Correction: Photo captions with this story originally had incorrect names for George Kaiser Family Foundation Director Ken Levit and John Hope Franklin Center Executive Director Reuben Gant. The captions have been corrected.

Plans for a $9 million renovation and expansion of the Greenwood Cultural Center to coincide with the centennial of the 1921 Tulsa Race Massacre were unveiled Thursday night at the center.

The project, a collaboration of the Race Massacre Centennial Commission, the John Hope Franklin Center of Reconciliation and the Greenwood Cultural Center, includes a reconfiguration of the existing facility and the addition of a museum, administrative offices and a gift shop.

Preliminary drawings show the four-story museum just south of the Greenwood Cultural Center, with the offices and shop along Greenwood Avenue. The offices and shop would be built in a style similar to those on Greenwood south of the Inner Dispersal Loop.

Phil Armstrong, chairman of the Greenwood Cultural Center board of directors, said the entire $9 million has been pledged by private sources. Armstrong said it is hoped construction will begin this fall. The $9 million is part of a $25 million capital campaign by the center.

The expansion project was announced Thursday evening during a community meeting of the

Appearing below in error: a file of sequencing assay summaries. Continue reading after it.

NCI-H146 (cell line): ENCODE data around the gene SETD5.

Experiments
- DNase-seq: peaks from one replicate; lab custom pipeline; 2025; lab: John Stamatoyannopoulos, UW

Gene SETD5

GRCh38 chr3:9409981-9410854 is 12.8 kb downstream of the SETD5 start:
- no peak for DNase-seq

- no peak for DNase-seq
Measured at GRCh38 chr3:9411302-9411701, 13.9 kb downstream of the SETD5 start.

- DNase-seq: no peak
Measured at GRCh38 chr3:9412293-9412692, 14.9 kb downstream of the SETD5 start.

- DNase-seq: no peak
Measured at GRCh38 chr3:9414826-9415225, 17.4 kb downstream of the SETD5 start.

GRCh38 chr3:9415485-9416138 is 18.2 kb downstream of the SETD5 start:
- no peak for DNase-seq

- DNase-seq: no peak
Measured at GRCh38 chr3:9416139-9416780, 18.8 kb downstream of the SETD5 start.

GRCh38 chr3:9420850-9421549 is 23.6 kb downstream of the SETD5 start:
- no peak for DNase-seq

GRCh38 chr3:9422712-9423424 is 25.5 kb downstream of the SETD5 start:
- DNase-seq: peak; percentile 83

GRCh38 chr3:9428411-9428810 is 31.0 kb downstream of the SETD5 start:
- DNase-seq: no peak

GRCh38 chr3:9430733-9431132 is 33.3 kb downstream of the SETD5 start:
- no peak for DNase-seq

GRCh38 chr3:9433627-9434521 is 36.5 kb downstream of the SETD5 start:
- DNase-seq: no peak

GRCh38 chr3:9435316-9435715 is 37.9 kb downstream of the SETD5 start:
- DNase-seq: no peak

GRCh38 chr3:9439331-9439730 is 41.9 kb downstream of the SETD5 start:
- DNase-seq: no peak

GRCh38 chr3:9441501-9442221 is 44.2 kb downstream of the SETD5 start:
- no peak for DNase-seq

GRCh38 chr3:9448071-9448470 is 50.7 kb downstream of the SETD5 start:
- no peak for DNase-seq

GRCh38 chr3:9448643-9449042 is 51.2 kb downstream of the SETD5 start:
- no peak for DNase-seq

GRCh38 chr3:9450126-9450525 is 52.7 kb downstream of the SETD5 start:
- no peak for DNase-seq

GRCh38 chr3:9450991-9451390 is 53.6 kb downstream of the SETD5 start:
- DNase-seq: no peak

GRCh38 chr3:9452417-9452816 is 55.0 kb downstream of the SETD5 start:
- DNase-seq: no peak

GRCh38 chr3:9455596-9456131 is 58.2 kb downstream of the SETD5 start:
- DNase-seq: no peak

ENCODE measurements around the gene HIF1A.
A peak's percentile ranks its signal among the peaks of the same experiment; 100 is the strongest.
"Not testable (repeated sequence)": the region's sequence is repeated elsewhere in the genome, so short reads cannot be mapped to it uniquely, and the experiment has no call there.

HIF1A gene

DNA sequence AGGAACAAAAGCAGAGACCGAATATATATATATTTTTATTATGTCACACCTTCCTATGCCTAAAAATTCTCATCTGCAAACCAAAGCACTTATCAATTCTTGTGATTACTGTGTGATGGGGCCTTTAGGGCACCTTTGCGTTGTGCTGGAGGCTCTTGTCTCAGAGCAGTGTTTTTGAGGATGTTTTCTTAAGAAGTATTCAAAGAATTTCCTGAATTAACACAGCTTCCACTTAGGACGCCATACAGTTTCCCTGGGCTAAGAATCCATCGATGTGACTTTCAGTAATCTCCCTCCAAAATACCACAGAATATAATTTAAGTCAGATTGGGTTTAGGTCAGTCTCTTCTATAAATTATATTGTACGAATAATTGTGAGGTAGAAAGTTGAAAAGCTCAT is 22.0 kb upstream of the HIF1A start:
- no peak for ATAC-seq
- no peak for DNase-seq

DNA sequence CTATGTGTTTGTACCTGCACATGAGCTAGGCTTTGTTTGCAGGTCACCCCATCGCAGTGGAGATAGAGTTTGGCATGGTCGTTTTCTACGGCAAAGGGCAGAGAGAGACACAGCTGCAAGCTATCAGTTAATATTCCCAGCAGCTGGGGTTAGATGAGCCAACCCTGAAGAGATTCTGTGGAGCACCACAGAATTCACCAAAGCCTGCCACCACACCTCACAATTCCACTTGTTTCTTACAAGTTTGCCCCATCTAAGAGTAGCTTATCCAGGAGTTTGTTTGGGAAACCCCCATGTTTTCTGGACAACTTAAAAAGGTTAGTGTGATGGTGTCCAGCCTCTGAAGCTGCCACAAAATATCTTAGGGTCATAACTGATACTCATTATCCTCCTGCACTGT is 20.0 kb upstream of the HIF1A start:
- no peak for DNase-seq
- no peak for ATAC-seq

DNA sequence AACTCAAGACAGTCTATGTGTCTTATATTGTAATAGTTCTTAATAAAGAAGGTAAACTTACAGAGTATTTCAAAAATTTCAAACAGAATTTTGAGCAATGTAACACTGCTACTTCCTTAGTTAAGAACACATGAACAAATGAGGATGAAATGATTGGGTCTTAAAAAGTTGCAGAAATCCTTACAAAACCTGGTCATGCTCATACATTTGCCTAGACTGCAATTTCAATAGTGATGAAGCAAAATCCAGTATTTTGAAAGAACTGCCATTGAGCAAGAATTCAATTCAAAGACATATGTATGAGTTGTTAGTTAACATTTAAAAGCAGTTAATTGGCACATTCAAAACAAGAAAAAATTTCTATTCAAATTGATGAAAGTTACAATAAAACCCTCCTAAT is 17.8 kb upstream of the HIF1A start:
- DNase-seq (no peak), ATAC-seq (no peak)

Centennial Commission at the Greenwood Cultural Center led by Armstrong, state Sen. Kevin Matthews, D-Tulsa, and John Hope Franklin Center Executive Director Reuben Gant.

Also announced was a May 30 groundbreaking for the Path to Hope, a walking tour of the original Greenwood area. That project is being financed with $750,000 from the Stadium Trust Authority under the terms of the agreement that resulted in the construction of ONEOK Stadium.

Most questions from the audience Thursday night dealt with the potential economic impact of the project and whether it would benefit the neighborhood financially. Several people wanted assurances that black-owned businesses would have a fair chance at construction contracts.

Kristi Williams and City Councilor Vanessa Hall-Harper criticized what they said was a lack of community engagement in the planning of the project.

Williams wanted to know the George Kaiser Family Foundation’s role in the project, and appeared skeptical of GKFF’s motives.

Matthews, Armstrong and Gant said GKFF has provided fundraising expertise and some start-up funds, and that it has one of nine board positions in the joint venture.

The museum would bring to fruition nearly two decades of effort to construct such a facility. The original plans for a museum and memorial were scrapped when the Legislature cancelled funding for the project in the early 2000s. To keep lawmakers from recalling funds already appropriated, local officials arranged for the construction of John Hope Franklin Park.

The Centennial Commission has scheduled a second community meeting for 6 p.m. on May 28 to discuss cultural tourism and business opportunities associated with the project.

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Randy Krehbiel


Twitter: @rkrehbiel

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